This is the ninth Patrick Gale book I have read, taking him up to number 7 on my most read authors list from the twenty years I have been keeping records. Our relationship has not always been rosy. I really didn’t like “The Aerodynamics Of Pork” (1986) and it was only from his 1996 “Facts Of Life” (perhaps still my favourite) that he really began to win me over and I could see he had the potential to become one of Britain’s best novelists. From then on, both “Rough Music” and his last novel “A Perfectly Good Man” confirmed that for me and this makes two in a row for him now as this is well up there amongst his best.
It is a bit of a departure for Gale- set largely in Canada in the years preceding to just after World War I. Harry Cane is a well-off Englishman who has never had to work but when he suffers financial losses and a scandal threatens his family’s standing he sets off to Canada, seduced by posters suggesting he could make his fortune. En-route he is befriended by Troels Munck, who with questionable motives finds Harry a way to set up his own homestead in newly allocated land. In a primitive existence Harry has to battle with both the elements and his own sexuality.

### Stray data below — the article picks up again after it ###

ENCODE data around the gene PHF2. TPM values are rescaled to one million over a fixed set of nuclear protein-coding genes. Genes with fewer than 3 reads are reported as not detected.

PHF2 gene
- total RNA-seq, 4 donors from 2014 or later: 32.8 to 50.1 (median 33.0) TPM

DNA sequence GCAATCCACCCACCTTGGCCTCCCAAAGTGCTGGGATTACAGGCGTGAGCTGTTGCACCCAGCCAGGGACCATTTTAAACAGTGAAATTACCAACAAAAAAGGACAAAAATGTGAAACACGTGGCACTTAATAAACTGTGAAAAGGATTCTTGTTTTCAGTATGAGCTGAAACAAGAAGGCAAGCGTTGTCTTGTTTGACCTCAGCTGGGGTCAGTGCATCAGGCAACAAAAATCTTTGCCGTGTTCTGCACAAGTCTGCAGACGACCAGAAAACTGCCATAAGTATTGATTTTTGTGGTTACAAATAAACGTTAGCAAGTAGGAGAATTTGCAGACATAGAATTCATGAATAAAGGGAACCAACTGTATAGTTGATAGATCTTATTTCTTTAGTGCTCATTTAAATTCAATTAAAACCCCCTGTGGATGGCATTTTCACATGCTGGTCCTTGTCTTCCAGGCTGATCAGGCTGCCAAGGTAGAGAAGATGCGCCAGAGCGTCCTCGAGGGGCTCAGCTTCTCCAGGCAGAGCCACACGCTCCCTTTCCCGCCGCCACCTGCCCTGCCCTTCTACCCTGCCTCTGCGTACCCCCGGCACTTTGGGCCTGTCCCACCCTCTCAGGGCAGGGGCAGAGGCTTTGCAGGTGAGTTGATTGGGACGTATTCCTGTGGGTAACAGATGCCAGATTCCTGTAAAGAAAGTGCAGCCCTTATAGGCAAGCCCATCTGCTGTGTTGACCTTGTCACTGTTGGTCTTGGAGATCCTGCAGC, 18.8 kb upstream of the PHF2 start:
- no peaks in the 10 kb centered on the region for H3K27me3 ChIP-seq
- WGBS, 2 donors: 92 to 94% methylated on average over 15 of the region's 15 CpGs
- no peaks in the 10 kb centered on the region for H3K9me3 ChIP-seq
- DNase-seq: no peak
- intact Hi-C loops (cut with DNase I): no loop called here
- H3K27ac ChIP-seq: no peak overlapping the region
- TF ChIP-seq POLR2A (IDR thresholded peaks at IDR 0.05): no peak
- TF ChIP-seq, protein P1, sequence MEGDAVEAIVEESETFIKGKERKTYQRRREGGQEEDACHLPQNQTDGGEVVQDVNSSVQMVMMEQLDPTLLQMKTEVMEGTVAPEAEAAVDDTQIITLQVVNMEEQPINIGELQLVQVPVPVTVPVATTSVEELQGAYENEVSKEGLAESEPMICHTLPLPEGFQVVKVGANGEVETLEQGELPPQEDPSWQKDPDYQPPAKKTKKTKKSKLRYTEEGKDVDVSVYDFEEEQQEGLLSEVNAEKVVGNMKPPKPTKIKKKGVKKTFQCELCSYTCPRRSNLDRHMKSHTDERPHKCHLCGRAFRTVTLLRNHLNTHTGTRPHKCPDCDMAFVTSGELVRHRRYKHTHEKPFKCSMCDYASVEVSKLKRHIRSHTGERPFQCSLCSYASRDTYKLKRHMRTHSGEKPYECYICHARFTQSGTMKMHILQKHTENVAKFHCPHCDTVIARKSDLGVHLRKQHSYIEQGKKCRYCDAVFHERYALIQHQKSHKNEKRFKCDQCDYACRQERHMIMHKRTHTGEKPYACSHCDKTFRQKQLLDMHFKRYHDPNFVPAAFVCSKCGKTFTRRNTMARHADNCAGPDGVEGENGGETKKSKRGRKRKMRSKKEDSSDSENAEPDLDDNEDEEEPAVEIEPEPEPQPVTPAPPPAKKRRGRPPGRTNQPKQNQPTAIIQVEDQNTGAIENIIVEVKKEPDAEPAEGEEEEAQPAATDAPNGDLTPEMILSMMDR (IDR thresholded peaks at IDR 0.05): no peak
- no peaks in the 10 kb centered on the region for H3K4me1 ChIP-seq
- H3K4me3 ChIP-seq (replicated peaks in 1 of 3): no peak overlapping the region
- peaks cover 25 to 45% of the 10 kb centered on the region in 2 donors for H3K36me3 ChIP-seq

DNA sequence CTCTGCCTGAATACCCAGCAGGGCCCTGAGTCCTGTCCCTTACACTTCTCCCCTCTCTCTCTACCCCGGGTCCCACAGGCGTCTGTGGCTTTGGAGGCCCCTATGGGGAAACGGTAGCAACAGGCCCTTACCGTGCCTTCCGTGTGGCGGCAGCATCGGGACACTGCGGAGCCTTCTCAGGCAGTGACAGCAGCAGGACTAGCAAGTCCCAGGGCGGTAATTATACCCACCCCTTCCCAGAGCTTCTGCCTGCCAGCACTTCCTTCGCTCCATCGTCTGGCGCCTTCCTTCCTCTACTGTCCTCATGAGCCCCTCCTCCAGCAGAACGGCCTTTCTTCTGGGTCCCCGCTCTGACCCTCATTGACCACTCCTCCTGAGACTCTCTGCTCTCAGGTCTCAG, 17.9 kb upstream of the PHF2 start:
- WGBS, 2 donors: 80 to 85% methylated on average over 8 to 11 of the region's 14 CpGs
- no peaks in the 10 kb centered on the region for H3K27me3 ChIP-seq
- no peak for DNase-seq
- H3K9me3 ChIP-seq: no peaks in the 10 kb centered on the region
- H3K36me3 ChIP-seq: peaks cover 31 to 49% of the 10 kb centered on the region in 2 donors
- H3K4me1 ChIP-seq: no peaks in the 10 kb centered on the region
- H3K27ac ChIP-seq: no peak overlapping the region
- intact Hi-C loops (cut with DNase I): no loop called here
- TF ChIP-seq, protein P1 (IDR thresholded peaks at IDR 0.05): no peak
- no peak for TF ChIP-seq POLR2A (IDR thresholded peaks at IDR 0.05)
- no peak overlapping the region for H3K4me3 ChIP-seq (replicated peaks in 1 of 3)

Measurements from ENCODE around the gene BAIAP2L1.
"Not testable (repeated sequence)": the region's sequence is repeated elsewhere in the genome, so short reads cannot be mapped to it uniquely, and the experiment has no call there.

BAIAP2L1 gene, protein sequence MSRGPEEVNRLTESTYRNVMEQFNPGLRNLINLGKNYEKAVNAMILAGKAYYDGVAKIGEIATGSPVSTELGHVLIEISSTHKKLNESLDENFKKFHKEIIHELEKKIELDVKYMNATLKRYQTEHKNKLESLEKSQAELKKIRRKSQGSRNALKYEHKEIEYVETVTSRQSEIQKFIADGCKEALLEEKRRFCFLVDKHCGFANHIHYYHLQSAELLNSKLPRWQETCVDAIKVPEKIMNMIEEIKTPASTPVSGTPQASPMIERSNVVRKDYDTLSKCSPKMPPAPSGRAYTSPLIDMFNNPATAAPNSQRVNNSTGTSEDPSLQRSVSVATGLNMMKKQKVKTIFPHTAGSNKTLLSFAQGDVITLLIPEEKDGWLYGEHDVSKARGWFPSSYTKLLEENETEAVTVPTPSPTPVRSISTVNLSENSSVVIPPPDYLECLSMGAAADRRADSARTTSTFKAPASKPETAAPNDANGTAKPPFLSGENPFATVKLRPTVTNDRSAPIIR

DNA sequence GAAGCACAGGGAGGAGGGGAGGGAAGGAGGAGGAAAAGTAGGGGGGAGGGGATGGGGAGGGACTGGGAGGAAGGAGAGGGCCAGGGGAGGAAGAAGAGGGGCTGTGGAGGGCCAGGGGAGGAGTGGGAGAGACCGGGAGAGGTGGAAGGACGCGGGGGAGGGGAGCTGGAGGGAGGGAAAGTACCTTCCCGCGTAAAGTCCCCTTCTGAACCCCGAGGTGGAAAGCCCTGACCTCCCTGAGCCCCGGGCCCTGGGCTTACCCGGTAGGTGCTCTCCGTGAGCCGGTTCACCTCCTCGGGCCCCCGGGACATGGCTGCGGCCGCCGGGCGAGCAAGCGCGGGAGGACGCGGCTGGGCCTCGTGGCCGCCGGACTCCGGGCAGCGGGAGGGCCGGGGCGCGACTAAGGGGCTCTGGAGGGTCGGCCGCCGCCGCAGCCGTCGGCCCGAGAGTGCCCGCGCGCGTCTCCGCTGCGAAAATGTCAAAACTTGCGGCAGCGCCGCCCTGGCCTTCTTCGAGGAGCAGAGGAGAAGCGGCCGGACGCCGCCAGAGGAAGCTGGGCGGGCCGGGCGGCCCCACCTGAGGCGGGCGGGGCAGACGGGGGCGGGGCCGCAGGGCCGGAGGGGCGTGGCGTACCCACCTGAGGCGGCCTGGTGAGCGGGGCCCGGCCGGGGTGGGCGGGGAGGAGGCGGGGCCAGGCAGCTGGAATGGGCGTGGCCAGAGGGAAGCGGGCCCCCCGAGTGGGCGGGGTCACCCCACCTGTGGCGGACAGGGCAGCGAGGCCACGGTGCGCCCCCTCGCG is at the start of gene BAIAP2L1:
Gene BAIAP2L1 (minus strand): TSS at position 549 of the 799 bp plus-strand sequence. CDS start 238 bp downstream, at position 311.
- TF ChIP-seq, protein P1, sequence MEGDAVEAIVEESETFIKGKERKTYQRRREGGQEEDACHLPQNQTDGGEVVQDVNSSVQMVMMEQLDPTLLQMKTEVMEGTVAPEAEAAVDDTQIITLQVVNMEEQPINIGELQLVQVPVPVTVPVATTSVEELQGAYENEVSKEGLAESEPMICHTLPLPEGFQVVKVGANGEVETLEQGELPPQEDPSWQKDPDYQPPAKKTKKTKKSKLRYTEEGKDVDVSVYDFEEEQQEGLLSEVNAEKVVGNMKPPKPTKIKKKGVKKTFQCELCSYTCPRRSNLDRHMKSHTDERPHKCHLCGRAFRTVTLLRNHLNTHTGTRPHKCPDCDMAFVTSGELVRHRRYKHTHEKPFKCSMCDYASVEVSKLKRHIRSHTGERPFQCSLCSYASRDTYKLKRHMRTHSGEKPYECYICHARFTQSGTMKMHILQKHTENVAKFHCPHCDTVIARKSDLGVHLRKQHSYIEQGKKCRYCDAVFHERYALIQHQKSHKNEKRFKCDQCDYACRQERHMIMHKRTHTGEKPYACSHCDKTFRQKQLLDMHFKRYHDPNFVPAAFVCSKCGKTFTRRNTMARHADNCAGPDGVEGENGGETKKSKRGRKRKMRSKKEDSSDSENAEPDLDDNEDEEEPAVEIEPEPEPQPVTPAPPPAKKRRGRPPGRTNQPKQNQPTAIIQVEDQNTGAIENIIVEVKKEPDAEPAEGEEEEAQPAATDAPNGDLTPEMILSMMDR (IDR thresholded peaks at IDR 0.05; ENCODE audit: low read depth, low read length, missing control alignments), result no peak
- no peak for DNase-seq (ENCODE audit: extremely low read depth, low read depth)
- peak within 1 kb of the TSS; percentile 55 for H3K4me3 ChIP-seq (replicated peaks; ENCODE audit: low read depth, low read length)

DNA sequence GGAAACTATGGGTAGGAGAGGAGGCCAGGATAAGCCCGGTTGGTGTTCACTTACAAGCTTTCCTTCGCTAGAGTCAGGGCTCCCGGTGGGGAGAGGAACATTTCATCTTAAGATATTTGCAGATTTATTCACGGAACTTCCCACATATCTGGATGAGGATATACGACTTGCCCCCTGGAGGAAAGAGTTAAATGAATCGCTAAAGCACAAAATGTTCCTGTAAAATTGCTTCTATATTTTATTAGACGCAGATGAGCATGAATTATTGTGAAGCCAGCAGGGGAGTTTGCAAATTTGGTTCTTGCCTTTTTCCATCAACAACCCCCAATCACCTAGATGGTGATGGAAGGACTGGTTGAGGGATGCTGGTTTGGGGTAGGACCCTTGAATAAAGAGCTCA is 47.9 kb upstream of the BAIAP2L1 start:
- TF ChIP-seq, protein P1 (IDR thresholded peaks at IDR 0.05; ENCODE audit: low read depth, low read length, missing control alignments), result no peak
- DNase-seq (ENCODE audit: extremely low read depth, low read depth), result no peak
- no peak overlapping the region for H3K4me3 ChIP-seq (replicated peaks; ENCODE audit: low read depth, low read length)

For this novel Gale took as his inspiration his own ancestors finding his grandmother’s handwritten memoir and filling in the gaps about her own father and these gaps have been filled in beautifully.
Harry, thrust into manual work seems to view the world and his place in it with a detachment which leads to mental health issues. The tensions of setting up his farm, family tragedy and the effects of the war itself have a part to play as does society’s inability to let him be the man he wants to be. This book will no doubt be compared to “Brokeback Mountain” but plot-wise this is more satisfying. I might, however, have liked to have got more of the sense of Harry the farmer, attempting to establish himself on such hostile terrain – I found this was a little glossed over in placing the emphasis on his relationships and the threat of Troels Munck who has the tendency to turn up when things are beginning to go well.
The historical setting is a new one for Gale and I think he equips himself admirably. It is more focused upon one character than most of his other works but the subject matter dictates this. There is a good balance of main plot and back story. This book is making quite a few appearances on “Best of 2015” lists and has deservedly been shortlisted for Best Novel by the Costa Awards panel.
My Still to read Patrick Gale list:
- Kansas In August
- Facing The Tank
- Little Bits Of Baby
- The Cat Sanctuary
- Caesar’s Wife
- Tree Surgery For Beginners
- Friendly Fire
- The Whole Day Through
- Gentlemen’s Relish
Any suggestions which should be next?
A Place Called Winter was published in the UK in 2015 by Tinder Press